The argument we had was about his work. If I say too much I will out myself to family and friends who use Mumsnet. He basically made a decision that meant working unsociable hours, for no more money, so he could spend weekday hours trying to establish a business that he has been working at for 10 years as a hobby, but which has never made a penny. He doesn't earn much as it is, I work hard and cover most if our outgoings. I have supported him in his efforts so far but when he decided to change hours so DS and I will not spend time with him at weekends, to enable him to chase his dream I objected. He disagreed, and we were at loggerheads about it. It now feels stupid and childish to have not settled an argument for 3 weeks, we had reached stalemate but I never thought it would come to this.

Offred Sun 25-Nov-12 14:34:14

Do you not think that is a symptom of his ongoing lack of commitment to his family rather than a cause of an argument. FWIW I think you are right not to let it drop btw. Exactly right to still be angry with him.

Inertia Sun 25-Nov-12 14:45:27

But he's not sharing the responsibility and joy of DS now. He's prioritising his hobby and guilt-free nights out with other women above both DS and you.

I'm sorry this has happened - sounds as though you are carrying all the responsibility in your family with little support. Hope you've had the chance to clear your thoughts today.

Owlfright Sun 25-Nov-12 14:56:04

I think exactly that offred, which is why I was so against it. He genuinely seemed baffled by the fact I thought it wasn't fair on DS and I, he felt I wasn't supporting him.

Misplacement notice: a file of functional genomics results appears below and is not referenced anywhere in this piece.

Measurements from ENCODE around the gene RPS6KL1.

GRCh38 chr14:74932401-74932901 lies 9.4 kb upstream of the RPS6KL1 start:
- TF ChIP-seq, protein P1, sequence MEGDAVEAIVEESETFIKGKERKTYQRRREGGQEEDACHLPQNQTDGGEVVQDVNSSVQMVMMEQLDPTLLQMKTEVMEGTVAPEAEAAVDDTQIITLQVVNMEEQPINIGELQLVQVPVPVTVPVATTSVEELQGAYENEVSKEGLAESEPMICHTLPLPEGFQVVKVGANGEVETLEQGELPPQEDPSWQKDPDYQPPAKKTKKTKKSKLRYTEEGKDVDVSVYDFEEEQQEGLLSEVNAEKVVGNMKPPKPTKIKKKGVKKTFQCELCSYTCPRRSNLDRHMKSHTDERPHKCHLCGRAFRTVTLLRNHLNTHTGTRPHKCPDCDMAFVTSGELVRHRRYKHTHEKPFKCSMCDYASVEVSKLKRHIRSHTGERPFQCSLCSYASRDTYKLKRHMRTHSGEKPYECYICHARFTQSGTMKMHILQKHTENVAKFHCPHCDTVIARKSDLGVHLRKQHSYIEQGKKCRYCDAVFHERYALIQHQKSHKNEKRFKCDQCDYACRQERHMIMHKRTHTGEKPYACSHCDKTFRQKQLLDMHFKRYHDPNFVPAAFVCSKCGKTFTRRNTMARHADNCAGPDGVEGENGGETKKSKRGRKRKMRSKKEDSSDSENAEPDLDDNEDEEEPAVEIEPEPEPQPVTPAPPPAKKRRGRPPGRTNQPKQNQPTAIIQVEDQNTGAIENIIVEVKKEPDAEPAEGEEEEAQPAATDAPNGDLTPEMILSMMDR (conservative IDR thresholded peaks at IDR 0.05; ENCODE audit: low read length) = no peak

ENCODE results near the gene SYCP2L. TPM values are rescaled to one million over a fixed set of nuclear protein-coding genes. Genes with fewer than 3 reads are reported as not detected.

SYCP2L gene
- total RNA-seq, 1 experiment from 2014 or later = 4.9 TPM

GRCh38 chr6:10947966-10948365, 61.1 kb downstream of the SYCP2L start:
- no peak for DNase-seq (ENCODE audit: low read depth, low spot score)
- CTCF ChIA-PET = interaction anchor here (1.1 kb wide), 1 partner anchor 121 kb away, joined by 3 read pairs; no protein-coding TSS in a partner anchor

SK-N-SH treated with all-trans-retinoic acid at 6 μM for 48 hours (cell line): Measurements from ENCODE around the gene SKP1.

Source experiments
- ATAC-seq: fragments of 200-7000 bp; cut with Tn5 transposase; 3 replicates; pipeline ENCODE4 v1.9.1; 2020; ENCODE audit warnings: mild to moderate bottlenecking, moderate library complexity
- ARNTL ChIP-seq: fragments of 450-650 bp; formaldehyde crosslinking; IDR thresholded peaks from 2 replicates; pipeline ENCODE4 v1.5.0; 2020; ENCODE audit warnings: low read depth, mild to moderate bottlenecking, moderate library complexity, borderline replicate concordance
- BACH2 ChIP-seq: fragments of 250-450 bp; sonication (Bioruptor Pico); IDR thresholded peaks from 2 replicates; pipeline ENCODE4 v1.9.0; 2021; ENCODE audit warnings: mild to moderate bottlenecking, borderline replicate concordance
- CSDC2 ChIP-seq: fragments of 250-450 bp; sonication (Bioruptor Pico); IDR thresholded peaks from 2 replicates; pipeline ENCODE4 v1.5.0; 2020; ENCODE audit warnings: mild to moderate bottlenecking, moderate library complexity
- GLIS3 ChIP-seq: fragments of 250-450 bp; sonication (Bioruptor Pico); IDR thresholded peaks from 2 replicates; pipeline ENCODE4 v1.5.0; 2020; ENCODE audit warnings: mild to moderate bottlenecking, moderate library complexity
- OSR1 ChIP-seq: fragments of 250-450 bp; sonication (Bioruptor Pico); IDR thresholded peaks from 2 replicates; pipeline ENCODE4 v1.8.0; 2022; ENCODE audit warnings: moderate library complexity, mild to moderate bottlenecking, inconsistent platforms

We ended up being civil but little else, unless DS was around. We haven't had sex for over 3 weeks, I know he was upset about this but I told him I can't have sex with someone who isn't being nice to me IYSWIM.

Owlfright Sun 25-Nov-12 14:58:05

I'm actually in bed. He took DS straight out from my mums, don't know where as I've not heard from them.

I know I need to get up and sort myself out instead of hiding away feeling pathetic but I can't face it and I feel terribly sick.

Offred Sun 25-Nov-12 15:02:40

Let yourself hide. You will benefit from the rest even if you don't sleep.

It is him that is completely wrong. You and ds shouldn't be there to support him with a hobby that he is replacing his work with. If he had the option to change his working hours like that it should be so he can spend more time with you both not less. He is a total coward and very selfish. Can't believe he is showing such contempt for you sad

Owlfright Sun 25-Nov-12 15:09:42

I feel confident he is being unfair until I talk to him, he sees things so very differently to me. Then I begin to doubt myself and spend ages trying and failing to explain my point of view. He tells me all his friends think its a great idea, which just fuels his insistence that I'm being unreasonable.

Thank you for your support Offred, and everyone else.

scaevola Sun 25-Nov-12 15:13:45

I suggest then that you do not attemp to see him and talk to him until you have had the time to become stronger and not doubt yourself so easily. Also, you are not responsible for his choice to involve himself with another woman. You need not explain yourself. He needs to explain himself.

Offred Sun 25-Nov-12 15:17:56

Is he a sheep? All his friends... Pah, even if it were true!

The facts as I see them are he has a son, he has a partner and that word should mean what it means. It sounds as if he has not ever had any intention of being a father or a partner and he has done his best to avoid it.